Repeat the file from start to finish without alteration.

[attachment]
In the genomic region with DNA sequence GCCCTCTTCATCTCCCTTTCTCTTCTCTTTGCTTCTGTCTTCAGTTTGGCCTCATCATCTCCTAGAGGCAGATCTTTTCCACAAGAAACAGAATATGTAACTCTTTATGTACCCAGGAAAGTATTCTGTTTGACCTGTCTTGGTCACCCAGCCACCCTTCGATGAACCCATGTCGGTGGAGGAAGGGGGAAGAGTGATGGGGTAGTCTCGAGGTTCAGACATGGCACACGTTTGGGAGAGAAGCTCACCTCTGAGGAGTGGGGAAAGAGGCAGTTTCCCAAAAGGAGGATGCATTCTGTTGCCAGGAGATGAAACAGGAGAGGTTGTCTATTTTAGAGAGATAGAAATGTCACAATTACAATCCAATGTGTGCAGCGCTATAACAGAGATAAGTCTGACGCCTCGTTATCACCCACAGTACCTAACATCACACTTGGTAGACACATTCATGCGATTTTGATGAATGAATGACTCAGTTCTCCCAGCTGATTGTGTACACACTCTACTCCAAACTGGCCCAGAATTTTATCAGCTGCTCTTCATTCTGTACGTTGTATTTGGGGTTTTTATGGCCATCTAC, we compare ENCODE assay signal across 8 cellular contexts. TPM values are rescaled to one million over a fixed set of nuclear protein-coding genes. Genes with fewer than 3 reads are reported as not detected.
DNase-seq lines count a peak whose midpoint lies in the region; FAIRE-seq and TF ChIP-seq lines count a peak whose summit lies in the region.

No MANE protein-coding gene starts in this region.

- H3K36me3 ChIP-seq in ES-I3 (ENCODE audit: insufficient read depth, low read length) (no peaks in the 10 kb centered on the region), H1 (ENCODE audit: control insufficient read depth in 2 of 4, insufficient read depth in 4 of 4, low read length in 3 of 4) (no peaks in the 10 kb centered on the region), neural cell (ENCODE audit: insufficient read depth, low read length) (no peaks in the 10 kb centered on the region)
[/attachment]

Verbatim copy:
In the genomic region with DNA sequence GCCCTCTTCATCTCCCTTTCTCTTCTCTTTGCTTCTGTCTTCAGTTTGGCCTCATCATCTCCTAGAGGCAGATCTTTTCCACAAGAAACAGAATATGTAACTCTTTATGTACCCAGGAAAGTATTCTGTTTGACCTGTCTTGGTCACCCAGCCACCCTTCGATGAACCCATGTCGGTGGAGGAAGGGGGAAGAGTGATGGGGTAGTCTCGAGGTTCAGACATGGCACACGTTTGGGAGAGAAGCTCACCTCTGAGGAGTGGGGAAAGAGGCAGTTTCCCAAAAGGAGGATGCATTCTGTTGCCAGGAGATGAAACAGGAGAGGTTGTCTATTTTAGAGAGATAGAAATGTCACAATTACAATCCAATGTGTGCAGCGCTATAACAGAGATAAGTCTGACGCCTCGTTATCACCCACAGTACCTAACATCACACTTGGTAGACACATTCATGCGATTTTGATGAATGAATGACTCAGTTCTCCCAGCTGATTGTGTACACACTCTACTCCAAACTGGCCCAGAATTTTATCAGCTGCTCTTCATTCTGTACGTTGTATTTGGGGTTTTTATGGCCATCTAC, we compare ENCODE assay signal across 8 cellular contexts. TPM values are rescaled to one million over a fixed set of nuclear protein-coding genes. Genes with fewer than 3 reads are reported as not detected.
DNase-seq lines count a peak whose midpoint lies in the region; FAIRE-seq and TF ChIP-seq lines count a peak whose summit lies in the region.

No MANE protein-coding gene starts in this region.

- H3K36me3 ChIP-seq in ES-I3 (ENCODE audit: insufficient read depth, low read length) (no peaks in the 10 kb centered on the region), H1 (ENCODE audit: control insufficient read depth in 2 of 4, insufficient read depth in 4 of 4, low read length in 3 of 4) (no peaks in the 10 kb centered on the region), neural cell (ENCODE audit: insufficient read depth, low read length) (no peaks in the 10 kb centered on the region)